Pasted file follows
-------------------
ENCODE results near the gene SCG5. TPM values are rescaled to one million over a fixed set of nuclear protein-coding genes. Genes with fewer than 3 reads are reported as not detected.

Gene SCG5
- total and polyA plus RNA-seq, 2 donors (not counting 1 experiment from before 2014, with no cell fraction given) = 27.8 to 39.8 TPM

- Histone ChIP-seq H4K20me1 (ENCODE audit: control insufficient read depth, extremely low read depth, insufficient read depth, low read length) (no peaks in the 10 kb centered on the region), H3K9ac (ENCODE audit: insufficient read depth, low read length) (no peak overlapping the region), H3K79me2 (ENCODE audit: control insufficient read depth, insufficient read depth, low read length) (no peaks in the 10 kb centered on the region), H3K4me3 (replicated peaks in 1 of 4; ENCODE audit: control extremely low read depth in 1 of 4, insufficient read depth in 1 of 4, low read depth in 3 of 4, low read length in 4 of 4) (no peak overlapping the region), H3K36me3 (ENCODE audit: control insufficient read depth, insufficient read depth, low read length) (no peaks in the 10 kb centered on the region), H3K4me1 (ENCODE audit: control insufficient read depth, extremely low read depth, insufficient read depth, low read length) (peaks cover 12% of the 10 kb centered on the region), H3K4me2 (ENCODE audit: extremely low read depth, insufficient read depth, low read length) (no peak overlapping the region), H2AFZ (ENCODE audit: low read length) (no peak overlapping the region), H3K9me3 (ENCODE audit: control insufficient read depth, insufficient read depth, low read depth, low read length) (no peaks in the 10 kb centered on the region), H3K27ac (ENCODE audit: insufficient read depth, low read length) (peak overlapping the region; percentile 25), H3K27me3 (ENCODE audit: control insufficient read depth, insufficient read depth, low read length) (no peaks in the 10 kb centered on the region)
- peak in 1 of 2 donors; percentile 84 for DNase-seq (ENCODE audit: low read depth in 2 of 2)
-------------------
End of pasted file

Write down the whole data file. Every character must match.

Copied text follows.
ENCODE results near the gene SCG5. TPM values are rescaled to one million over a fixed set of nuclear protein-coding genes. Genes with fewer than 3 reads are reported as not detected.

Gene SCG5
- total and polyA plus RNA-seq, 2 donors (not counting 1 experiment from before 2014, with no cell fraction given) = 27.8 to 39.8 TPM

- Histone ChIP-seq H4K20me1 (ENCODE audit: control insufficient read depth, extremely low read depth, insufficient read depth, low read length) (no peaks in the 10 kb centered on the region), H3K9ac (ENCODE audit: insufficient read depth, low read length) (no peak overlapping the region), H3K79me2 (ENCODE audit: control insufficient read depth, insufficient read depth, low read length) (no peaks in the 10 kb centered on the region), H3K4me3 (replicated peaks in 1 of 4; ENCODE audit: control extremely low read depth in 1 of 4, insufficient read depth in 1 of 4, low read depth in 3 of 4, low read length in 4 of 4) (no peak overlapping the region), H3K36me3 (ENCODE audit: control insufficient read depth, insufficient read depth, low read length) (no peaks in the 10 kb centered on the region), H3K4me1 (ENCODE audit: control insufficient read depth, extremely low read depth, insufficient read depth, low read length) (peaks cover 12% of the 10 kb centered on the region), H3K4me2 (ENCODE audit: extremely low read depth, insufficient read depth, low read length) (no peak overlapping the region), H2AFZ (ENCODE audit: low read length) (no peak overlapping the region), H3K9me3 (ENCODE audit: control insufficient read depth, insufficient read depth, low read depth, low read length) (no peaks in the 10 kb centered on the region), H3K27ac (ENCODE audit: insufficient read depth, low read length) (peak overlapping the region; percentile 25), H3K27me3 (ENCODE audit: control insufficient read depth, insufficient read depth, low read length) (no peaks in the 10 kb centered on the region)
- peak in 1 of 2 donors; percentile 84 for DNase-seq (ENCODE audit: low read depth in 2 of 2)